JED - March 2011 - (Page 26)

world repor t EUROPEAN JOINT VENTURES TAKE OFF IN INDIA In the last month, two European companies – Sweden’s Saab and Germany’s Cassidian – have joined numerous other western countries pursuing joint ventures in India. With billions in planned military purchases upcoming, the India has been the hot area for foreign companies looking for new opportunities in what seems to be a shrinking global defense market. Thus the joint venture, which ensures in-country technology assistance for India while giving western companies a foot in the door, has become the partnership of choice as companies work to capitalize on the lucrative possibilities of India’s planned spending spree. A big part of that spree includes the opportunity to win India’s new Medium Multi-Role Combat Aircraft (MMRCA) competition, which under current plans includes the purchase of 126 new fighter aircraft and is worth about $10 billion. Six companies – Boeing, Dassault, Eurofighter, Lockheed Martin, Mikoyan and Saab – are in the race for the contract, which should see a short list revealed by April and contract awarded by December, according to recent reports. Saab, perhaps hoping to position itself for the MMRCA, not only entered into a joint venture with Hindustan Aeronautics Ltd (HAL) to manufacture jointly an airborne electronic warfare system, but also announced plans to build a research and development center in the country. Both were announced at Aero India last month. The research and development center allows Saab to co-develop technologies in India and is described as part of Saab’s future offerings for the world market. The center is set to employ 100-300 Indian engineers and has been slated to open in the next six months. The joint venture with HAL would allow the two companies to cooperate on a new system for India’s Dhruv light helicopter, which currently carries Saab’s Integrated Defensive Aids Suite (IDAS) as a result of a contract awarded in January 2009. The new system would be exportable to other countries. Though it was reported initially that this deal would cause Saab to close its South African production line for the Dhruv EW systems, company spokespeople later said that this information was incorrect. Saab’s ownership in the joint venture is 26 percent – which is the current maximum allowed for foreign direct investment. Though recent calls by Indian defense companies and published reports have recommended that the Indian government allow for even more investment by increasing foreign ownership levels to 49 percent, no action has been taken. Meanwhile, Cassidian (formerly EADS Defence & Security) has joined forces with the Mumbai-based engineering firm Larsen & Toubro (L&T) to form a new joint venture aimed specifically at electronic warfare, as well as radar, avionics and mobile systems. Cassidian maintains the maximum 26 percent in the joint venture, though in the release regarding the agreement, Cassidian CEO Bernd Wenzler seemed to suggest that the low percentage may be limiting to the company. “Our joint venture is proof of our commitment to India,” Wenzler said in the company’s press release. “Cassidian would like to establish an Indian industrial base for our European technologies with the development of a long term partnership. We are prepared to bring additional capabilities into the JV company after the Indian laws allow an increase of shares up to 49 percent.” The new Cassidian/L&T joint venture will be based in Talegaon and Bengaluru, where Cassidian opened a new engineering center in mid February. – E. Richardson 26 The Journal of Electronic Defense | March 2011 IN BRIEF ❍ The NATO Consultation, Command and Control Agency (NC3A) has published a request for information (RFI) addressing a possible future acquisition of remote control improvised explosive device (RCIED) jammers. The NC3A is seeking programmable man-pack, vehicle-mounted and fixed-site systems that can operate from 20 MHz to 3 GHz with active and/or reactive jamming capabilities. The NC3A point of contact is Ms. Rebecca Benson, +32-(0)-2-707-8328, ❍ The Australian Government has given First Pass approval for Project SEA 1448 Phase 4A, an electronic support system upgrade for the Royal Australian Navy’s ANZAC-Class frigates. The program will either upgrade or replace the CENTAUR ES systems currently installed on the ships. Australia’s Defence Materiel Organisation is expected to issue a solicitation within the next two years. The program point of contact is the Director of Maritime EW Systems Program Office, +61 (02) 6265-1624. ❍ The Czech Air Force has evaluated Selex Galileo’s SEER digital radar warning receiver on an L159 fighter. Currently, the Czech Air Force uses the company’s Sky Guardian RWR on its L159s. The Royal Malaysian Air Force recently tested SEER on its Hawk fighter-trainer aircraft. ❍ MC Countermeasures (Kanata, Ontario, Canada) entered into a memorandum of understanding with EWAS Technology Pvt. Ltd. (Bangalore, India) to explore joint business opportunities in India. MC Countermeasures develops radar jamming software for EW test and radar operator training applications. EWAS develops and manufactures EW subsystems and operational support tools. a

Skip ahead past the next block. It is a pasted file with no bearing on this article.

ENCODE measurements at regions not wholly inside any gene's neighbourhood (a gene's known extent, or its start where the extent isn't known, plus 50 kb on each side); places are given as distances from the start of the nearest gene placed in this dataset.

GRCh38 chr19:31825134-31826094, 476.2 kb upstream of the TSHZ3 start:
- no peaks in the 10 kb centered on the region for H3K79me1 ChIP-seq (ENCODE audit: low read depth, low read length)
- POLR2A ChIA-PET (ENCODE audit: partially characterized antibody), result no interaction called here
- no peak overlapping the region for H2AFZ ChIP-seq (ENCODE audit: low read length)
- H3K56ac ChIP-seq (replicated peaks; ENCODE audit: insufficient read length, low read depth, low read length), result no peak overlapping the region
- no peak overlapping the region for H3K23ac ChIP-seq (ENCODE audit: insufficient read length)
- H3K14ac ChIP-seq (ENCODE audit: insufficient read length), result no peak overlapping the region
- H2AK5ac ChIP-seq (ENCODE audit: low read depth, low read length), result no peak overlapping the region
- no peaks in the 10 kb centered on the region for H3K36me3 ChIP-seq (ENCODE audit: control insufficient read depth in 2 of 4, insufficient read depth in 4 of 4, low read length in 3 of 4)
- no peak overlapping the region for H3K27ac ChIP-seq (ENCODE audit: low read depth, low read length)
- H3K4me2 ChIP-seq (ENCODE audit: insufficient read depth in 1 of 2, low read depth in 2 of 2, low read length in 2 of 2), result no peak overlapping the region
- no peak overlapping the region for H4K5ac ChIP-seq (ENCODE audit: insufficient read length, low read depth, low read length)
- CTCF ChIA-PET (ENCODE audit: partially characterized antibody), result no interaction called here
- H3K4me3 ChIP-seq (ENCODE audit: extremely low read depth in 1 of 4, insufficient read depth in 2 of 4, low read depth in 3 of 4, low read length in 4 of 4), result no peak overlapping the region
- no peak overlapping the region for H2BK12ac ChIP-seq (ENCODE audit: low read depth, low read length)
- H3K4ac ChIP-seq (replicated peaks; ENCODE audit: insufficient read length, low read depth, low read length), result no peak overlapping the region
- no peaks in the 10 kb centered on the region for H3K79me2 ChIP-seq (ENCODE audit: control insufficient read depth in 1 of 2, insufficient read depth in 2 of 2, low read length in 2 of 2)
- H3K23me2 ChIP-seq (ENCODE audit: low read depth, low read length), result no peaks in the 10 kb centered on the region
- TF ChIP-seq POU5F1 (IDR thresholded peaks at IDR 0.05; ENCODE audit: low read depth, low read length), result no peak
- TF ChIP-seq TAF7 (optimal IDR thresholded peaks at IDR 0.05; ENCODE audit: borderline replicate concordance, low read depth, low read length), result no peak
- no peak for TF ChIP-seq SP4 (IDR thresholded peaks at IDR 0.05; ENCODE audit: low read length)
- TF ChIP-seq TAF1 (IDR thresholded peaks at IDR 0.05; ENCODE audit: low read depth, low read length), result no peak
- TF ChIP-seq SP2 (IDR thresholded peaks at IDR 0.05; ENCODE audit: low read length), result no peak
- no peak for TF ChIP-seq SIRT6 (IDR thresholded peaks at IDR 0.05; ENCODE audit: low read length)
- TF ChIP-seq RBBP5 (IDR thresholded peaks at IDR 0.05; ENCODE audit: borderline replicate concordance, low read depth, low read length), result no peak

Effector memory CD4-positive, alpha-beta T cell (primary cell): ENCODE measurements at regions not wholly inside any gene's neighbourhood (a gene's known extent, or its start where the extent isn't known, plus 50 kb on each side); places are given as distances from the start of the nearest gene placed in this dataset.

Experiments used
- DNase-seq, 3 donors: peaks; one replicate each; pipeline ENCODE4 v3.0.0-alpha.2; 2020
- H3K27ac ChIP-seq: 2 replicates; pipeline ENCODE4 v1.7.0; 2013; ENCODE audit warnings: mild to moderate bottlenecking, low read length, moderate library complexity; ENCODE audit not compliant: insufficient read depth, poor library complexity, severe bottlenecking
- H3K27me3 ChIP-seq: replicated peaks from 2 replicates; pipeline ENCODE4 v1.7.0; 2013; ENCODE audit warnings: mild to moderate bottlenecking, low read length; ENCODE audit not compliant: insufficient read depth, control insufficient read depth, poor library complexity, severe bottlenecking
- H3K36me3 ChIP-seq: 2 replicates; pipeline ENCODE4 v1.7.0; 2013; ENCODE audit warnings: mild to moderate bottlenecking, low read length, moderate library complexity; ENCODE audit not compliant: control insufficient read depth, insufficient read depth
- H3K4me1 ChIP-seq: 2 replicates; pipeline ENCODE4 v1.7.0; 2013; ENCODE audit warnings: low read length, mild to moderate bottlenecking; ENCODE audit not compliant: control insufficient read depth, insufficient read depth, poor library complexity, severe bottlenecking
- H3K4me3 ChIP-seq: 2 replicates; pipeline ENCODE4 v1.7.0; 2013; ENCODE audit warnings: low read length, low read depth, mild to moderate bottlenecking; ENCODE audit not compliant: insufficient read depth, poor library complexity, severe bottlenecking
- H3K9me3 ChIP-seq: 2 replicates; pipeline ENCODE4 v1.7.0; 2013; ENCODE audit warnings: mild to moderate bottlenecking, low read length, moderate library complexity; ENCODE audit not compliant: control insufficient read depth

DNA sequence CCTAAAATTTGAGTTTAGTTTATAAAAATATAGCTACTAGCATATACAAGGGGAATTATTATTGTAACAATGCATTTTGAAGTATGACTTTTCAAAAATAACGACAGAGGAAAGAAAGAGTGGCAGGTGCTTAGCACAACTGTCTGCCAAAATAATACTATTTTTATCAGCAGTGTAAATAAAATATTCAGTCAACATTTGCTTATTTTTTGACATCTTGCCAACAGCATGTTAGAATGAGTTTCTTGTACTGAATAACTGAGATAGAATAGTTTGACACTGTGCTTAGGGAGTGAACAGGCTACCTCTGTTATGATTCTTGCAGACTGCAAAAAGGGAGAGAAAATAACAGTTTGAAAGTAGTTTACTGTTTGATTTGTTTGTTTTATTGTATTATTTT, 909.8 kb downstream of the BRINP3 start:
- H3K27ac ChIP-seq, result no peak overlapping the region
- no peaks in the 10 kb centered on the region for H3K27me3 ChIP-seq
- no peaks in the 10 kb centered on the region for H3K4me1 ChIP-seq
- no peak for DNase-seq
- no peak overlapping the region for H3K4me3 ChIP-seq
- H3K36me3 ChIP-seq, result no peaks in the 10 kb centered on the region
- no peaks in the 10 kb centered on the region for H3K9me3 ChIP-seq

Table of Contents for the Digital Edition of JED - March 2011

JED - March 2011
The View From Here
Conferences Calendar
Courses Calendar
From the President
The Monitor
Washington Report
World Report
Airborne Maritime Patrol
What Electronic Warriors Should Know About Physics, Language and Concepts
Technology Survey: RWR/ESM Systems
EW 101
AOC News
AOC Membership Page
AOC Industry/Institute/University Member Guide
Index of Advertisers
JED Quick Look

JED - March 2011